09. tbl 92. árg. 2006


Prehospital cardiac lifesupport in the Reykjavík area 1999-2002

Endurlífgunartilraunir utan sjúkrahúsa á höfuðborgarsvæðinu 1999-2002

Læknablaðið 2006; 92: 591-7

Objectives: A physician manned ambulance has provided advanced resuscitation service in the Reykjavík area for over 20 years. Out of hospital resuscitation since 1982 has been done with average response time of 4.6-4.9 minutes, the survival rate to hospital admission has been 31-40% and survival to hospital discharge 16-17%. In the years preceding this study, several changes were done in the service; the service area was enlarged, dispaching was centralized to one emergency number, the training of EMT´s and physicians was improved and a two-tier rendezvous system was adopted. Cell phone coverage reached over 90% of the population.

The study was done in 1999-2002 with the objective to: 1. measure the results of attempted prehospital resuscitations for cardiac diseases in the area, 2. to monitor the effect of bystander response, 3. to estimate the effect of changes in the service prior to the study period.

Materials and methods: A ambulance staffed with EMTs and one with a physician were dispached to all possible cases of cardiac arrest. Resuscitation was attempted using the AHA guidelines for resuscitation. Prospective data was collected following the Utstein template recorded by the physician on call.

Results: A total of 319 resuscitative attempts were made during the years 1999-2002, excluding hanging, SIDS, drowning, suicide, trauma, internal bleeding and other diseases, a total of 232 arrests were considered of cardiac origin giving an incidence of 33/100.000/year. The average response time was 6,1 min. Of 232 cardiac resuscitation attempts 140 patients (60%) were in VF/VT, 53 (23%) in asystole and 39 (17%) in other rhythms.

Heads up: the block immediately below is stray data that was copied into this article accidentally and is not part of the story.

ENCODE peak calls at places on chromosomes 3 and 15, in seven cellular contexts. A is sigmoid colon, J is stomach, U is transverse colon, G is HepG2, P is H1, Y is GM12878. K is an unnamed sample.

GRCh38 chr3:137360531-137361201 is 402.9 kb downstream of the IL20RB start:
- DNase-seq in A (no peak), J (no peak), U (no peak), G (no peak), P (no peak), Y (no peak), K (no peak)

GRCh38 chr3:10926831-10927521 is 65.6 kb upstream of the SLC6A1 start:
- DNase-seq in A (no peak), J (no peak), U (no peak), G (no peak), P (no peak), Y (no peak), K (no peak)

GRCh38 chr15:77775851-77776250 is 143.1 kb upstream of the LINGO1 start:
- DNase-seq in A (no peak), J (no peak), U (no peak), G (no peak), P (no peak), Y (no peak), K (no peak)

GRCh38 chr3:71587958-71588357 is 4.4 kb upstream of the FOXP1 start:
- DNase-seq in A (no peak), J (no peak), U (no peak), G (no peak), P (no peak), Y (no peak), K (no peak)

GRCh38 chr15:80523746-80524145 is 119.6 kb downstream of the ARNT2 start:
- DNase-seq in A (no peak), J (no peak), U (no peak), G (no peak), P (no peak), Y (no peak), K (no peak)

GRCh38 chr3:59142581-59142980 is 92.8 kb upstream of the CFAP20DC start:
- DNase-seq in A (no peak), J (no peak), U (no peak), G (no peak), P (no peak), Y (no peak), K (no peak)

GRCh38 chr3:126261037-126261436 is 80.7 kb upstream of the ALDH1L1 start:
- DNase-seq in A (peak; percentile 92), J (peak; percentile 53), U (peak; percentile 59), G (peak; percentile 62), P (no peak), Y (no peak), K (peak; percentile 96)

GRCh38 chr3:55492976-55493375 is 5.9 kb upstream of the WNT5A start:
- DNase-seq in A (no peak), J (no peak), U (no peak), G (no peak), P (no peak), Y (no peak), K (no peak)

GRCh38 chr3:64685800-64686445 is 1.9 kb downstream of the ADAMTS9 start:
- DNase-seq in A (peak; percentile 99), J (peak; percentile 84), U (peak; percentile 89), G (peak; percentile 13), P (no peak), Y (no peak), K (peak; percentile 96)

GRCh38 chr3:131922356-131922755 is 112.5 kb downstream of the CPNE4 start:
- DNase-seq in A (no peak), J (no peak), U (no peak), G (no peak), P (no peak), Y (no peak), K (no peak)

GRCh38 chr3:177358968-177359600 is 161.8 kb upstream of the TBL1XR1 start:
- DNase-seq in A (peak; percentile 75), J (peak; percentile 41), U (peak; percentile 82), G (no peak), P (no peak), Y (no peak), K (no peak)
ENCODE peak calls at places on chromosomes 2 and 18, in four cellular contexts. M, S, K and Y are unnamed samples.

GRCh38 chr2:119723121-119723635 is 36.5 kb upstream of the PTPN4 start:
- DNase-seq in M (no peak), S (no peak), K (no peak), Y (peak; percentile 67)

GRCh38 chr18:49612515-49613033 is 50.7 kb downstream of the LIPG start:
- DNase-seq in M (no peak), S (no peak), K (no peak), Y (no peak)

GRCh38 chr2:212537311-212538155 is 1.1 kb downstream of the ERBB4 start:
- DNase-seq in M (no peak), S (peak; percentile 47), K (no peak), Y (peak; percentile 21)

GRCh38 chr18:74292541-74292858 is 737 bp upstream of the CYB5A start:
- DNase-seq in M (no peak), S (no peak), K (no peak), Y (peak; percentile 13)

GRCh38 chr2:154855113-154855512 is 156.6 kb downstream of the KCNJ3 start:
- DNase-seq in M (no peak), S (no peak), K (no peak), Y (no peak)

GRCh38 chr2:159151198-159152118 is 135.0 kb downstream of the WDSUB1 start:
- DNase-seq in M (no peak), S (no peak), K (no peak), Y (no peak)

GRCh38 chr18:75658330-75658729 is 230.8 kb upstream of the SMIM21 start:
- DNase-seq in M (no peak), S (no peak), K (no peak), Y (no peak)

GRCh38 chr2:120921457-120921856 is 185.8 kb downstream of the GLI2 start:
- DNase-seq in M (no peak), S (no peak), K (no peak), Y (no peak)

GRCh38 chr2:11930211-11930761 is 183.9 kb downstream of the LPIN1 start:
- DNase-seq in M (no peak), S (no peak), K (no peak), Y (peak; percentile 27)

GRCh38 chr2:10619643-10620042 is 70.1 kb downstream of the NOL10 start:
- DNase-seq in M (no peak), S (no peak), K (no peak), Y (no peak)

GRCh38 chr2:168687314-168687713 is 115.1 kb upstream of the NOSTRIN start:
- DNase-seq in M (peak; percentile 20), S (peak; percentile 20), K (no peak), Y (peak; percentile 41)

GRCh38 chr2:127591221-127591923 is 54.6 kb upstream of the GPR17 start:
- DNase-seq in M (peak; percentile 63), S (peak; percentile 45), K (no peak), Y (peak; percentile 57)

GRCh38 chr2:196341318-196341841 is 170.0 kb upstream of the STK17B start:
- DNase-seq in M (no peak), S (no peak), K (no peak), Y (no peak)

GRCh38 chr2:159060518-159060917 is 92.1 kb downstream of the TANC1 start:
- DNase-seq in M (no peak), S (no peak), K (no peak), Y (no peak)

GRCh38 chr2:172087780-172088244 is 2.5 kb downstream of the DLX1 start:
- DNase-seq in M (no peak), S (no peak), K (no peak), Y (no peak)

Ninety-six (41%) of all patients survived being admitted to hospital ward and 44 (19%) survived to discharge with 39 being alive at 12 months. Of patients in VF/VT, 79 (56%) survived to hospital admission and 39 (28%) to hospital discharge. Resuscitation was more successful in cases of witnessed arrest and if CPR was attempted by bystanders.

Conclusion: Despite various changes in the EMS system, the results of resuscitative attempts are similar to previous studies in the area but an increased proportion of survivors is left with neurological damage. In 54% of the cases COR was performed by bystanders. Response time needs to be shortened and CPR training increased.

Þetta vefsvæði byggir á Eplica